By Denis Johnson
Here in the electric dusk your naked lover
tips the glass high and the ice cubes fall against her teeth.
It's beautiful Susan, her hair sticky with gin,
Our Lady of Wet Glass-Rings on the Album Cover,
streaming with hatred in the heat
as the record falls and the snake-band chords begin
to break like terrible news from the Rolling Stones,
and such a last light—full of spheres and zones.
you're just an erotic hallucination,
just so much feverishly produced kazoo music,
are you serious?—this large oven impersonating night,
this exhaustion mutilated to resemble passion,
the bogus moon of tenderness and magic
you hold out to each prisoner like a cup of light?
We went to the beach on Tuesday morning, where it was a bit cooler than the day before -- low 80s -- and the water wasn't quite as rough, so I swam for longer with Paul and Daniel. Adam, who didn't want to risk being knocked over by the waves and whose legs were itching from the salt water, went to the pool nearby in the beachfront part of the community. We ate a late lunch, then my father took the kids fishing at the catch-and-release pond right near our condo. Daniel caught a very big catfish and both kids caught smaller ones, but a lot of our excitement was watching the snapping turtle steal the bait and seeing the ducks, dragonflies, and other wildlife around.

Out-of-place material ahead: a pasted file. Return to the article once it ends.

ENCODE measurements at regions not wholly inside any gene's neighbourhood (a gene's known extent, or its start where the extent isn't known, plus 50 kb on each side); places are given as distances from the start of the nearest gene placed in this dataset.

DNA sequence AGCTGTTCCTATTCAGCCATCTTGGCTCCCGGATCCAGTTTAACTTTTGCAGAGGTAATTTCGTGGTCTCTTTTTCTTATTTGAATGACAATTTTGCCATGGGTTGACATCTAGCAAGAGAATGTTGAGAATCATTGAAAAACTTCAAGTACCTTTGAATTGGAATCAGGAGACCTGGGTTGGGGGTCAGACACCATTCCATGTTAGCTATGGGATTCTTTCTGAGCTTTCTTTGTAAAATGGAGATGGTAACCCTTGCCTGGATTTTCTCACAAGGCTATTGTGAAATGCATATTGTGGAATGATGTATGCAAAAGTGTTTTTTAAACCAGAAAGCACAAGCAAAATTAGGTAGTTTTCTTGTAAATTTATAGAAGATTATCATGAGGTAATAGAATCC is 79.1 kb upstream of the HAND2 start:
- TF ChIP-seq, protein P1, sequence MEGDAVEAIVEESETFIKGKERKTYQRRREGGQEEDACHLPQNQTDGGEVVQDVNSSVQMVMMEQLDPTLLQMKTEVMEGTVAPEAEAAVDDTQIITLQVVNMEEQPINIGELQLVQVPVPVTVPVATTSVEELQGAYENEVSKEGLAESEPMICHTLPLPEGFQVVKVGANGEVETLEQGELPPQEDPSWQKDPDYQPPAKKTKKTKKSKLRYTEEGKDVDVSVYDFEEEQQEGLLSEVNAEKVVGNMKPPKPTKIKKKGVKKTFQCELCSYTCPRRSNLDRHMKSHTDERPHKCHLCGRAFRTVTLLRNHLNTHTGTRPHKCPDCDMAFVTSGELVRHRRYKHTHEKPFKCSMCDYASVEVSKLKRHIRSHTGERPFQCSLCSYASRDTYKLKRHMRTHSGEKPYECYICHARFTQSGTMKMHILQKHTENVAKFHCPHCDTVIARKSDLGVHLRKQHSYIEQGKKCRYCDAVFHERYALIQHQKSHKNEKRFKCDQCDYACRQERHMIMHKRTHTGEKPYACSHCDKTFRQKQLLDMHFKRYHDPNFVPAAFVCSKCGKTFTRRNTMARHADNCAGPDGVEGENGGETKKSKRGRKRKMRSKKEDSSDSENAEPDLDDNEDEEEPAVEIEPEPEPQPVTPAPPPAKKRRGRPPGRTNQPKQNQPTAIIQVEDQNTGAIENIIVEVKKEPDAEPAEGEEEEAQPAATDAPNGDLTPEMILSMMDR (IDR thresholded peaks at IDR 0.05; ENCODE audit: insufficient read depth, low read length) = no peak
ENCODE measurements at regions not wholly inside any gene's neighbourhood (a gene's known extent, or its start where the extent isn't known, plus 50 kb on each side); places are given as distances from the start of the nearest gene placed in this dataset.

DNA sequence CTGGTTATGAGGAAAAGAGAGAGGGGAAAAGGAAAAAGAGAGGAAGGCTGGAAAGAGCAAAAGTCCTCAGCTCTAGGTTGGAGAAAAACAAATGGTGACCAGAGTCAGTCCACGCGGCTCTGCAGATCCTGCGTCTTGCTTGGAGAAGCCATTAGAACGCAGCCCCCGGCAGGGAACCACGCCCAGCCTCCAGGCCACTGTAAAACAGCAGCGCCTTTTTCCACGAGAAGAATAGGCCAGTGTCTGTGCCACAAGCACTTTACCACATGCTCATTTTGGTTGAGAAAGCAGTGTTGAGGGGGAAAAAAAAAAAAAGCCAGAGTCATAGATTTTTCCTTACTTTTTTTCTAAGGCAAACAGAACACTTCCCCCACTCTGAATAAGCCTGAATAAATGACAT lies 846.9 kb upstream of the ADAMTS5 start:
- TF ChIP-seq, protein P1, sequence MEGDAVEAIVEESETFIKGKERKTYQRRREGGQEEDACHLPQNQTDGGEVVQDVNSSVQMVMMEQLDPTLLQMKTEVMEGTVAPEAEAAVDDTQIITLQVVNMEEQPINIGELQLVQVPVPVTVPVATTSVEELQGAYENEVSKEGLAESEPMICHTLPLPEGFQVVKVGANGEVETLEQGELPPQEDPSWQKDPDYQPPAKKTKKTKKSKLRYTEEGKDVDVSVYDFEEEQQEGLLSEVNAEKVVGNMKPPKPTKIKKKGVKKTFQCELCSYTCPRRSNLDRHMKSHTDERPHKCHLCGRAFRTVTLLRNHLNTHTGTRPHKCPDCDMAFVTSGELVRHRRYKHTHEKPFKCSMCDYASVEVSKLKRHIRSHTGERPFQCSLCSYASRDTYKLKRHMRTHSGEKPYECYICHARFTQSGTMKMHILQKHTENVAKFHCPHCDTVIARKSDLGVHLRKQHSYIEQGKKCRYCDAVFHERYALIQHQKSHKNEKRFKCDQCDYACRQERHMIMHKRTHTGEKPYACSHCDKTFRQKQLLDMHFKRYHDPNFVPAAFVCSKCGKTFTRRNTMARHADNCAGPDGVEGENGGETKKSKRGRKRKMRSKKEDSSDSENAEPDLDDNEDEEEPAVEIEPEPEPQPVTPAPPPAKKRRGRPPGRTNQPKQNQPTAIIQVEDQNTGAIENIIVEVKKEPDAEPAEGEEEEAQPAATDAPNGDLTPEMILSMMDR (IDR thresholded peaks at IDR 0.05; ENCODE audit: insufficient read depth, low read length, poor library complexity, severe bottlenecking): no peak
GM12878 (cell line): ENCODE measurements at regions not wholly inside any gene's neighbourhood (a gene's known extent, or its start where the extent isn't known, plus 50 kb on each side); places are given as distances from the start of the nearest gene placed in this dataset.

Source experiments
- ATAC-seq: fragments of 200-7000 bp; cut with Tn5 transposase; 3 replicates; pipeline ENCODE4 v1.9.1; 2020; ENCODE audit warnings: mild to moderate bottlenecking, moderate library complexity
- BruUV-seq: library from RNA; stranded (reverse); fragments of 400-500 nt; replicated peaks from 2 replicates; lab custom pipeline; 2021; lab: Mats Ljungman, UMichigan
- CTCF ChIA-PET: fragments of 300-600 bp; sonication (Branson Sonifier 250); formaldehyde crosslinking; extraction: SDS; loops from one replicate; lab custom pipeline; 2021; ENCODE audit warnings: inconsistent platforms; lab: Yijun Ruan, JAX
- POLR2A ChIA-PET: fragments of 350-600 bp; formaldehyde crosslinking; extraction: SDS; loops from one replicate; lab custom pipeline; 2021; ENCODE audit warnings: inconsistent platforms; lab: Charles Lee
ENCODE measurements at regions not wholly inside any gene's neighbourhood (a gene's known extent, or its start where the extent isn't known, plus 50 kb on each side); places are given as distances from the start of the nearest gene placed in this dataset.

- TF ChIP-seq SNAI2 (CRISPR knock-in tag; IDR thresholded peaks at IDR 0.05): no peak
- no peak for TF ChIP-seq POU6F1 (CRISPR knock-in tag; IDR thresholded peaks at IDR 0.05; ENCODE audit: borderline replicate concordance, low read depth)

In the late afternoon, the kids wanted to go to the indoor pool, so my father took them there while my mother, Paul and I went to Sea Shell City in Fenwick Island, home of the DiscoverSea Museum -- downstairs, a big touristy store which in addition to a huge collection of shells and hermit crabs has lots of cheesy pirate, tall ship and sea life souvenirs; upstairs, a collection of artifacts from local shipwrecks plus some famous non-local wrecks like the Titanic, the Edmund Fitzgerald and La Nuestra Senora de Atocha. In the evening after dinner we took a walk and saw bats in the trees, which I suspect the boys and I enjoyed more than my mother did.
Only 68 of the 249 passengers from Ireland survived, yet their coins continue to wash ashore to this day.
The DiscoverSea Museum has tanks to restore items from the sea to a more polished condition...
...though some items from famous wrecks have purposefully been left in the condition in which they were retrieved.
These items are from the remains of the RMS Empress of Ireland, which sank in 1914 with over 1000 people aboard after being struck by a Norwegian coal ship, the worst nautical disaster in Canadian history.
The museum's label on this Renaissance miniature sundial, about one inch across, is pretty self-explanatory.
From the RMS Republic, which sank in 1909 after a collision with the immigrant ship SS Florida -- though nearly everyone aboard was rescued, thanks to the newly invented Marconi wireless telegraph -- a collection of intact wine bottles.
This case contains a new display since we visited last summer, a diorama of a recovery dive above and below the water.
Wednesday we are planning to go to Assateague to see the ponies, deer and other wildlife!